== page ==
NunoSempere

I do research around longtermism, forecasting and quantification, as well as some programming, at QURI.

I'm also a hobbyst forecaster: I am LokiOdinevich on GoodJudgementOpen, and Loki on CSET-Foretell. I have been running a Forecasting Newsletter since April 2020, and have written Metaforecast.org, a search tool which aggregates predictions from many different platforms. I also generally enjoy winning bets against people too confident in their beliefs.

I like to spend my time acquiring deeper models of the world, and generally becoming more formidable. A good fraction of my research is available either on the EA Forum or on nunosempere.github.io.

I was a Future of Humanity Institute 2020 Summer Research Fellow, and then worked on a grant from the Long Term Future Fund to do "independent research on forecasting and optimal paths to improve the long-term."

Before that, I studied Maths and Philosophy, dropped out in exasperation at the inefficiency, picked up some development economics; helped implement the European Summer Program on Rationality during 2017, 2018 and 2019, and SPARC during 2020; worked as a contractor for various forecasting and programming projects; volunteered for various Effective Altruism organizations, and carried out many independent research projects. In a past life, I also wrote a popular Spanish literature blog, and remain keenly interested in Spanish poetry.

You can share feedback anonymously with me here.

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An estimate of the value of Metaculus questions

My thoughts are that this problem is, well, not exactly solved, but perhaps solved in practice if you have competent and aligned forecasters, because then you can ask conditional questions which don't resolve.

  • Given such and such measures, what will the spread of covid be.
  • Given the lack of such and such measures, what will the spread of covid be

Then you can still get forecasts for both, even if you only expect the first to go through.

This does require forecasters to give probabilities even when the question they are going to forecast on doesn't resolve.

This is easier to do with EAs, because then you can just disambiguate the training and the deployment step for forecasters. That is, once you have an EA that is a trustworthy forecaster, you could in principle query them without paying that much attention to scoring rules.

An estimate of the value of Metaculus questions

Here is this point in a picture.

In particular, I'd tend to think that the changing decisions and influencing the event which is being forecasted might be the main pathways to impact, but I could be wrong.

An estimate of the value of Metaculus questions

I agree, but I do think that interestingness is important. In  particular, putting on  my forecaster hat, I think that avoiding drudgerous questions is  very important.

An estimate of the value of Metaculus questions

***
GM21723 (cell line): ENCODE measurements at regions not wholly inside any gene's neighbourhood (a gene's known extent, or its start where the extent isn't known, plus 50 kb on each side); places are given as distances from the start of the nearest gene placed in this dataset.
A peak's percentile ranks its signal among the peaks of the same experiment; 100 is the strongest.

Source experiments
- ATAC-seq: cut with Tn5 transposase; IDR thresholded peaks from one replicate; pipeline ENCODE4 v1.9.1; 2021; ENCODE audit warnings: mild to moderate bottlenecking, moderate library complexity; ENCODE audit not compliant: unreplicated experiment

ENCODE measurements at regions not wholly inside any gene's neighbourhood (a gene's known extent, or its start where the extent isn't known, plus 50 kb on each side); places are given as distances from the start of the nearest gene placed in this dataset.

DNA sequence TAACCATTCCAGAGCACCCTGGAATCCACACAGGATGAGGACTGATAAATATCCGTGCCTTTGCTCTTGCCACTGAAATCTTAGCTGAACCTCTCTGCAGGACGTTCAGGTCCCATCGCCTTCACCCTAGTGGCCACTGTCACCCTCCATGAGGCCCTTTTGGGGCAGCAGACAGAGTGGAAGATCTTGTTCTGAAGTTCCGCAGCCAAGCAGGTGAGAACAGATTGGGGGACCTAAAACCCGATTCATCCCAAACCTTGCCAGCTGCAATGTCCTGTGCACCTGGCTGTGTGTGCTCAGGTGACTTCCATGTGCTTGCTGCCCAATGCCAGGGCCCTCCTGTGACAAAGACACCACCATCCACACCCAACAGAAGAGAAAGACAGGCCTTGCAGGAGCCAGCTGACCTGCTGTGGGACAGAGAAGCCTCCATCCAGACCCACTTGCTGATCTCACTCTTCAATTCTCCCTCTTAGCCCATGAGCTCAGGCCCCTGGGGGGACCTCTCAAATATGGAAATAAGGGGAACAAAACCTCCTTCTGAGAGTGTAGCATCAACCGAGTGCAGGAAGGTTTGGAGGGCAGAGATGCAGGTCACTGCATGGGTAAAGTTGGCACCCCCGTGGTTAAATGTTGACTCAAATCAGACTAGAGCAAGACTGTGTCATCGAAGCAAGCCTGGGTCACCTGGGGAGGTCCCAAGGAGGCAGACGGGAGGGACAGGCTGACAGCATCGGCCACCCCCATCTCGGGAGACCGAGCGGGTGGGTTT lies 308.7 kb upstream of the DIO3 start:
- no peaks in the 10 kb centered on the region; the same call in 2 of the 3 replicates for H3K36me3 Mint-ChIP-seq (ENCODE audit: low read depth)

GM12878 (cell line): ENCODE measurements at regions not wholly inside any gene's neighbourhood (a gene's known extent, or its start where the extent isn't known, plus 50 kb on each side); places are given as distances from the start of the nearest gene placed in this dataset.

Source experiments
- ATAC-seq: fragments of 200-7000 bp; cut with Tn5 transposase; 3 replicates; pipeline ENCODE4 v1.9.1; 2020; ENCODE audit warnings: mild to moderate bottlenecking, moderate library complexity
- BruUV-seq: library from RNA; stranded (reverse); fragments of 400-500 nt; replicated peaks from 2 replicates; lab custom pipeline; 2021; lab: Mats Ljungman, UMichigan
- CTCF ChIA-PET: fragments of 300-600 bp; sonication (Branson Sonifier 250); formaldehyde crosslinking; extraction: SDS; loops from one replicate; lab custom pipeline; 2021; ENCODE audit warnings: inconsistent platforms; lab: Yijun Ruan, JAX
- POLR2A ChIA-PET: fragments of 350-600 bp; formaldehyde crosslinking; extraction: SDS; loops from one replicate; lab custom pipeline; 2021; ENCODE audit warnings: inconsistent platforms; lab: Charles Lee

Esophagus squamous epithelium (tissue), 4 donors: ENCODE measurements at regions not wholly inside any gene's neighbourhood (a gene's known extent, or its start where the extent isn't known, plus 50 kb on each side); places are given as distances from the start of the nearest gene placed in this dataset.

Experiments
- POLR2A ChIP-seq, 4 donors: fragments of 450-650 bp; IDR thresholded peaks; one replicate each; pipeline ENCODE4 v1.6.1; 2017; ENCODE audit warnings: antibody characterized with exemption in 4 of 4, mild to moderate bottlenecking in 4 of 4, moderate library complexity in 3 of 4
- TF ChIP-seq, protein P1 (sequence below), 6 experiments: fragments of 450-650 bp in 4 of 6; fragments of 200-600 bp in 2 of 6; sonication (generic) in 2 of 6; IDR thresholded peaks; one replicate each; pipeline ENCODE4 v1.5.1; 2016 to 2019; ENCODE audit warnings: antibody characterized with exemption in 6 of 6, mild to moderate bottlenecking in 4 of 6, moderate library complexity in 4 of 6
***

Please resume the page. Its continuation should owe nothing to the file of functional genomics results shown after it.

I see what you mean, particularly for scale. But not so much for decision-relevance and forecasting fit.

Also, the threshold for decision-relevance is in a sense lower for larger events, so I think that evens out some of the variance.

An estimate of the value of Metaculus questions

i got the feedback that this post was too verbose & rambling, so here is a condensed twitter thread instead.

An estimate of the value of Metaculus questions

Good question; I am not sure what the answer would be.

An estimate of the value of Metaculus questions

Even though I think that something like a US-China war would be hard to prevent, I think that forecasts on its likelihood are still valuable because they affect many possible plans. A post that goes through Metaculus questions about whether “shit is going to hit the fan” (US-China war, a war between nuclear powers, nuclear weapons used, etc.), and tries to outline what implications those scenarios would have for the EA community—and perhaps what cheap mitigation steps could be taken—might be a small but valuable project. Note that per Laplace’s law, the likelihood of another great war in the medium term is not that low.

An estimate of the value of Metaculus questions

Motte: We should give $225k to Metaculus every year

Bailey: This very specific method of estimating the value of Metaculus questions leads to a back-of-the-napkin guess that Metaculus questions might be worth on the order of $225k/year to the EA community, but I could imagine this being an overestimate, particularly if nobody ends up changing any decisions because of Metaculus predictions, or if the estimate of $2000 per highly valuable question is too high.

What I actually think: I think that Metaculus is great, but I was worried that their questions might not have any effects on decisions, and thus ultimately not be valuable. After a brief investigation, I think that a fair number of its questions are valuable. To incentivize questions that the EA community finds valuable, and to ensure that Metaculus remains on a good financial footing, the EA community could each year try to estimate the value Metaculus questions produce and pay Metaculus (proportionally to) that amount. I think this would require a bit more effort than my back-of-the-napkin calculation right there, but not that much if EA is still vetting constrained.

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